By Ron Robins
May 26, 2010, Canada′s CBC Radio carried this story: Eleven workers have died making products for Apple and Dell at a Chinese factory. Workers at this plant are now asked to sign a contract pledging that they will not kill themselves!
This is a horrific story, but what kind of corporate social responsibility (CSR) does Apple, Dell, or any other company bear in such situations? I think most people agree that such companies bear a lot of responsibility. Oddly enough both Apple and Dell publish CSR reports and do have rules of conduct for their suppliers. However, it is obvious something went tragically wrong in this case.
I believe that CSR information—information pertaining to all environmental, social, and governance (ESG) activities of a company—should not only be standardized and government mandated, but also independently reviewed and audited too—just like financial reports.
Mandatory CSR reports needed by investors and all stakeholders
CSR reports are important for investors, employees, consumers and stakeholders of all kinds. Each group has its own reasons for wanting to know about a company′s ESG activities.
Investors and investment analysts want to know the full liabilities and opportunities of a company. Potential employees wonder if it is a good company to work for.
Consumers worry about product reliability, safety, and environmental effects. Governments need CSR reports on companies they are working with, or to whom they are offering tax-breaks or other incentives—if only for their political survival should some negative problem arise from the company′s activities.
CSR reports are good for companies too
The CRReporting Awards 2010 (CorporateRegister.com), says about 4,000 CSR reports will be published in 2010. Almost half of them are from European companies, roughly 15 per cent each from North America and Asia, and under 5 per cent from the Middle East and Africa. Around 20 per cent of all CSR reports are by companies producing their first report.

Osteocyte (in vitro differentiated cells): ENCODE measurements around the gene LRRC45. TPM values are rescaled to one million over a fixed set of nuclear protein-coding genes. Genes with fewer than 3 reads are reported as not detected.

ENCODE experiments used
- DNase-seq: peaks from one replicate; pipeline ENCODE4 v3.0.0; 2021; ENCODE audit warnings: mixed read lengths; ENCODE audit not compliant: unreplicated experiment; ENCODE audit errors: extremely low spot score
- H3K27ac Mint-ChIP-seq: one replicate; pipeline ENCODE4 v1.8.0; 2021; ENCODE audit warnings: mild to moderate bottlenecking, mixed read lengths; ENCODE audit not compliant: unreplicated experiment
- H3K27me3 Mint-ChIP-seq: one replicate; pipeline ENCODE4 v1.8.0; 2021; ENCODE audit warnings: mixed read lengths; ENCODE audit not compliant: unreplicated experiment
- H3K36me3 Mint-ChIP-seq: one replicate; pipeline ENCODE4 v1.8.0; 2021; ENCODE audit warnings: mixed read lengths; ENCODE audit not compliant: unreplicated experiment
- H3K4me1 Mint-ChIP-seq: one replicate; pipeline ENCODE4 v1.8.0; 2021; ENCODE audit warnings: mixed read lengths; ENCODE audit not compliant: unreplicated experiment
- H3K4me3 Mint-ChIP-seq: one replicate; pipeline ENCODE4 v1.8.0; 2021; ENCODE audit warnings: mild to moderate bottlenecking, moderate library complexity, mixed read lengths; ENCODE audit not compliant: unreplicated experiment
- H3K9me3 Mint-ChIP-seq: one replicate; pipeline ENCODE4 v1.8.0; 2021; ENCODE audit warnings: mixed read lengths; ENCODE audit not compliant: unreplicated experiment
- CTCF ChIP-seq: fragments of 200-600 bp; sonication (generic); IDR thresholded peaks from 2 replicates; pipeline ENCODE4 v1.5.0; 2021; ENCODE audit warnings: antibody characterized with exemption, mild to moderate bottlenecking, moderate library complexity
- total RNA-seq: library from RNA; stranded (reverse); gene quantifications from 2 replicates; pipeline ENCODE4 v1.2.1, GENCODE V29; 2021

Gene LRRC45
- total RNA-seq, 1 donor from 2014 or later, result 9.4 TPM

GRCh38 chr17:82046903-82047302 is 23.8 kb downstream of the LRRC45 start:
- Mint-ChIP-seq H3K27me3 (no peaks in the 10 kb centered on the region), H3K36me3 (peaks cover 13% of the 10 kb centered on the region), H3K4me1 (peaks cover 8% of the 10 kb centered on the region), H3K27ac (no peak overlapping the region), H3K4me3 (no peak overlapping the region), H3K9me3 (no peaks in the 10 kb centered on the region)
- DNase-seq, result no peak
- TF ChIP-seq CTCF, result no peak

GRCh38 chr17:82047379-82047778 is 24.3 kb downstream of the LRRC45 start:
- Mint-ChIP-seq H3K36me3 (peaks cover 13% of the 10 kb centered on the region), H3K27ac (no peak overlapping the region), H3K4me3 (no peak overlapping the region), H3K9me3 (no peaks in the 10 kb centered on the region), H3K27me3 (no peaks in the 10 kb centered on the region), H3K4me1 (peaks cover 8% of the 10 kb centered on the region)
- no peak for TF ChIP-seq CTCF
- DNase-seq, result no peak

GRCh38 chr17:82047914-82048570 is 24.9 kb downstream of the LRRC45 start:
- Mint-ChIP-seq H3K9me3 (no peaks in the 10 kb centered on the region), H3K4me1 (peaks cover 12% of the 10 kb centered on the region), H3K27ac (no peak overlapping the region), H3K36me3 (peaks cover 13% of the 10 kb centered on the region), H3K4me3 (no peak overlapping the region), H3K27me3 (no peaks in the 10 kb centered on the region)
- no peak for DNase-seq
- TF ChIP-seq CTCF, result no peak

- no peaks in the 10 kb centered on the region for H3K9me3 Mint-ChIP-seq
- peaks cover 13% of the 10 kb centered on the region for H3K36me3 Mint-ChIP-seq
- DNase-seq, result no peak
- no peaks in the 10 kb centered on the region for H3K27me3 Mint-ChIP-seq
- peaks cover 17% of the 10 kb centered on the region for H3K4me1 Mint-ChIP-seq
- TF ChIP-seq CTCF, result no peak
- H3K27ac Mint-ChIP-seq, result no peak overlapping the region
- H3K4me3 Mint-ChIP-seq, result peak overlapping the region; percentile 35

Company managers not familiar with CSR should read the following carefully. According to OWW Consulting companies engaging in the CSR framework:
â€¢ Improve financial performance
â€¢ Reduce exposure to non-financial risk
â€¢ Help identify new products and new markets
â€¢ Enhance brand image and reputation
â€¢ Increase sales and customer loyalty
â€¢ Improve recruitment and retention performance
â€¢ Create new business networks
â€¢ Increase staff motivation, contribution and skills
â€¢ Improve trust in the company and its managers
â€¢ Improve government relations
â€¢ Reduce regulatory intervention
â€¢ Reduce costs through lower staff turnover
â€¢ Reduce costs through environmental best practice
There are even more good reasons for companies to engage in CSR and issue CSR reports. Companies may take actions pre-emptively when they realize disclosing something remiss might lead to difficulties for them; they can demonstrate that they are good members of the communities where they operate; and, assuming the CSR reports show the companies are in good standing, they can use them for promotional purposes and good PR.